3. Sweeteners

Although it isn’t toxic, sugar is another ingredient you want to steer clear from because of the link to obesity. The extra pounds put unnecessary weight on your dog’s health, which can lead to diabetes and joint pain. Artificial sweeteners are sometimes much worse. For example, xylitol is highly toxic and can even be deadly.3

sugar_jmexclusives_Pixabay
Image Credit: jmexclusives_Pixabay

4. Flavors

In general, you should avoid feeding your dog anything artificial. Since there are so many additives on the market now, it’s nearly impossible to go through them all, and the data is relatively limited. However, since we know that artificial sweeteners and preservatives can cause lasting harm,4 it’s probably wise to not expose your pet to artificial flavors as well.


5. Taro

Finally, if you have a genuine milk tea, it likely contains taro powder. Commonly called “elephant ears,” all parts of the taro plant are toxic to canines and felines,5 raw or cooked. Signs of taro poisoning include vomiting, drooling, oral irritation, and difficulty swallowing. If you suspect your pet has ingested taro, or any other potentially toxic substance, call your vet immediately to see what you should do next.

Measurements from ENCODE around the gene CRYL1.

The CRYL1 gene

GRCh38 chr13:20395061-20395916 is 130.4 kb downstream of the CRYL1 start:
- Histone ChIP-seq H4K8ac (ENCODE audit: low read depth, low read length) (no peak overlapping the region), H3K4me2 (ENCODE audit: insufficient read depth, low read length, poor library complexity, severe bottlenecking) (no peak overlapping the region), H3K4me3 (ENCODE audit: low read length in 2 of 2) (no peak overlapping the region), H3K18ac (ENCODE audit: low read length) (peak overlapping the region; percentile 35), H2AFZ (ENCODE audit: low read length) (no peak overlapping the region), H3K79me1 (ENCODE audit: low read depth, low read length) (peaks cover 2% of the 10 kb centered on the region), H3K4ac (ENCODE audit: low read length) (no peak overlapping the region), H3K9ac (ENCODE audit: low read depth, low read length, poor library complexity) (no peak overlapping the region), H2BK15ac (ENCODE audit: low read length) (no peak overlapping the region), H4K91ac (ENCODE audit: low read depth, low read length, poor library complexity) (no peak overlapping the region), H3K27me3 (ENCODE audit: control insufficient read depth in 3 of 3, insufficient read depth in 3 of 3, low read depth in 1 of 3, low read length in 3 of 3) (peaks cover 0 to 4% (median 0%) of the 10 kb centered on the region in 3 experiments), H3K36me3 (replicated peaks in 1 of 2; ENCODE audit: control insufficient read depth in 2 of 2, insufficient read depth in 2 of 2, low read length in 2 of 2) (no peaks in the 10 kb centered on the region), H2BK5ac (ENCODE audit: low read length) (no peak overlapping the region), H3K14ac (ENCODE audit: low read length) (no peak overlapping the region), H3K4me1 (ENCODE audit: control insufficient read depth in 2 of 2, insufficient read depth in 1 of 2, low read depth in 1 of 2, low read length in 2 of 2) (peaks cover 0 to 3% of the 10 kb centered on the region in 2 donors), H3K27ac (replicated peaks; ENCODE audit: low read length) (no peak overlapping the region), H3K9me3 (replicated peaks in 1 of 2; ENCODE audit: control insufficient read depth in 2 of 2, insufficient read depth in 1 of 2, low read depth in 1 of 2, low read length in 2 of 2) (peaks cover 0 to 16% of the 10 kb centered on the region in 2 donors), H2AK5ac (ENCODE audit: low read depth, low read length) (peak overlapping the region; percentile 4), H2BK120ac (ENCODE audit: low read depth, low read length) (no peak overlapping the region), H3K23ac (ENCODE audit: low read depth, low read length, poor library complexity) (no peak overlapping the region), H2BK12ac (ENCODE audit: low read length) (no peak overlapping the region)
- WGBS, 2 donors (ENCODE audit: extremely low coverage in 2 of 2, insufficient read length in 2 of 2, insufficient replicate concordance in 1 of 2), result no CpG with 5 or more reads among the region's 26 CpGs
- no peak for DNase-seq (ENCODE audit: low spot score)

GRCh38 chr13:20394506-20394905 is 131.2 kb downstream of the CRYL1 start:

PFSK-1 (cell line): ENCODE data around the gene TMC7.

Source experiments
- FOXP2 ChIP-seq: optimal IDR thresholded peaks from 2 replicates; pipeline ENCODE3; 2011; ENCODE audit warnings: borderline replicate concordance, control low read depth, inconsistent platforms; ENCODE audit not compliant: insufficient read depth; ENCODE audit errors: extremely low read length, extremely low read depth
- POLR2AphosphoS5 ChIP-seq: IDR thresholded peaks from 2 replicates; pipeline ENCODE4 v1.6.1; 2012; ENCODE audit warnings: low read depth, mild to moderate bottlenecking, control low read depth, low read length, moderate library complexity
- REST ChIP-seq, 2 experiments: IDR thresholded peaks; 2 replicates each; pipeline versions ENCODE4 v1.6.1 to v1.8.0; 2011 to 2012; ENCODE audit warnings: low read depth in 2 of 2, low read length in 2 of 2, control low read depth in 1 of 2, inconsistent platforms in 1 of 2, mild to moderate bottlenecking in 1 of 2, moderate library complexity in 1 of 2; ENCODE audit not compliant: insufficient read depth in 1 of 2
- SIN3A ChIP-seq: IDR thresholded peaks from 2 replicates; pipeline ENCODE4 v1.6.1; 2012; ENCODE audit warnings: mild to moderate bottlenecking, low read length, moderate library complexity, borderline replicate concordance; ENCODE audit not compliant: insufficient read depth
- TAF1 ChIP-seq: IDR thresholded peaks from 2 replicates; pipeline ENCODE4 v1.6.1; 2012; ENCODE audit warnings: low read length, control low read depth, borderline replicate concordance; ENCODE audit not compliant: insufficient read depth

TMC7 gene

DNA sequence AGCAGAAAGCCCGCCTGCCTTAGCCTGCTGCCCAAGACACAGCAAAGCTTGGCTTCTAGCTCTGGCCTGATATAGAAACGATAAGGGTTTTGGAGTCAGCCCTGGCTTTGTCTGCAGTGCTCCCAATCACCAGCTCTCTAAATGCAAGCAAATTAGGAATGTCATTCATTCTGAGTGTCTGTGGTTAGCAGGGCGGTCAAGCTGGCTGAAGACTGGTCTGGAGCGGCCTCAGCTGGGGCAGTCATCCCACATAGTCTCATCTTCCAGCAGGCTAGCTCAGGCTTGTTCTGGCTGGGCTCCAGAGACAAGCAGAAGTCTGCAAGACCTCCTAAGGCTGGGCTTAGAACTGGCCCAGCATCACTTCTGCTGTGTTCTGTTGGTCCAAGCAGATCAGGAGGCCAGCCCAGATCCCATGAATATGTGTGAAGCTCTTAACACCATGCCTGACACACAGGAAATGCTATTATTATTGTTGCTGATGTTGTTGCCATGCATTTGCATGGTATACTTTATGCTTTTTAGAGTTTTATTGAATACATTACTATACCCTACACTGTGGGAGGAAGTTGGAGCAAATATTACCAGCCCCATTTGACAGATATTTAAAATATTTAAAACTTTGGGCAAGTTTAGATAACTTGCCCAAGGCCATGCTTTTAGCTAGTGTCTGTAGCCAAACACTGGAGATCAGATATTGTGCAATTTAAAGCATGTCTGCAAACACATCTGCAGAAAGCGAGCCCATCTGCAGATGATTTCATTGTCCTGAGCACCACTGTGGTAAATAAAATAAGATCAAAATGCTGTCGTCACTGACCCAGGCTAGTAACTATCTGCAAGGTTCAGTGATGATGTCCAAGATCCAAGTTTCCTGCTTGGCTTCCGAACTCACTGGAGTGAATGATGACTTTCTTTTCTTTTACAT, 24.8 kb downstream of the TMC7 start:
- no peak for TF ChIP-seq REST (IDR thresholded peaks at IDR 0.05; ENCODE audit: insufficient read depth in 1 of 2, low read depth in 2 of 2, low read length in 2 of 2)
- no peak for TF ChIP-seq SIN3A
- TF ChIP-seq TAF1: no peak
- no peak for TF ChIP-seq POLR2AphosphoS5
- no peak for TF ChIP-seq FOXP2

Milk tea with taro and boba
Image Credit: Atsushi Hirao, Shutterstock

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How to Make Dog-Friendly Boba Tea

There’s no tea—and no dairy milk—but you can make a “milk tea” for your dog at home. Kefir, or fermented goat’s milk, provides your dog with some gut-healthy bacteria that’s lower in lactose than cow’s milk. You can also opt for vegan coconut milk instead.

Pouring homemade kefir

Dog-Friendly “Boba Tea”

  • Blender

  • Measuring cup

  • Shallow dog bowl

  • ¼ cup coconut milk or kefir
  • 3 –5 plain cooked boba
  • 3 whole strawberries stems removed
  • A few cubes of ice
  • Measure ¼ cup your choice of plain kefir or coconut milk into the blender.

  • Rinse 3-5 strawberries and remove the stems. Toss the berries into the blender along with a small handful of ice.

  • Blend until ingredients are smooth.

  • Pour the milk tea into your dog’s bowl and top with plain, cooked tapioca pearls. Their boba tea shop experience awaits!

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Conclusion

Although plain, cooked tapioca pearls are safe in small amounts, boba tea itself poses multiple risks to your pets. You should never give your dog bubble tea from a shop since it may contain various harmful or even toxic ingredients such as caffeine, xylitol, and taro. If you want your dog to be your boba buddy, try making your drinks at home with a few simple ingredients. You can craft them their own doggie version of milk tea (without the dairy and the tea) made with leftover tapioca pearls from your DIY boba beverage.


Featured Image Credit: gowithstock, Shutterstock